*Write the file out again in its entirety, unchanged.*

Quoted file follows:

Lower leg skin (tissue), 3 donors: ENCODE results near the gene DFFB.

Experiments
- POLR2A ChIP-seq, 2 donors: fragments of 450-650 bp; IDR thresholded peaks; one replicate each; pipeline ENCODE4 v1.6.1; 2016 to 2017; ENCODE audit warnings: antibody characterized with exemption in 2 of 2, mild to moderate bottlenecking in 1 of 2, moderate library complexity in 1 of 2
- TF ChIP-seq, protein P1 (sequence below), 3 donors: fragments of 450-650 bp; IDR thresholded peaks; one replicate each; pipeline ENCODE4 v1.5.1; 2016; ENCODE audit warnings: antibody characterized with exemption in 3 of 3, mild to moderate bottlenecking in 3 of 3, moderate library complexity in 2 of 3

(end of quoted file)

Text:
Lower leg skin (tissue), 3 donors: ENCODE results near the gene DFFB.

Experiments
- POLR2A ChIP-seq, 2 donors: fragments of 450-650 bp; IDR thresholded peaks; one replicate each; pipeline ENCODE4 v1.6.1; 2016 to 2017; ENCODE audit warnings: antibody characterized with exemption in 2 of 2, mild to moderate bottlenecking in 1 of 2, moderate library complexity in 1 of 2
- TF ChIP-seq, protein P1 (sequence below), 3 donors: fragments of 450-650 bp; IDR thresholded peaks; one replicate each; pipeline ENCODE4 v1.5.1; 2016; ENCODE audit warnings: antibody characterized with exemption in 3 of 3, mild to moderate bottlenecking in 3 of 3, moderate library complexity in 2 of 3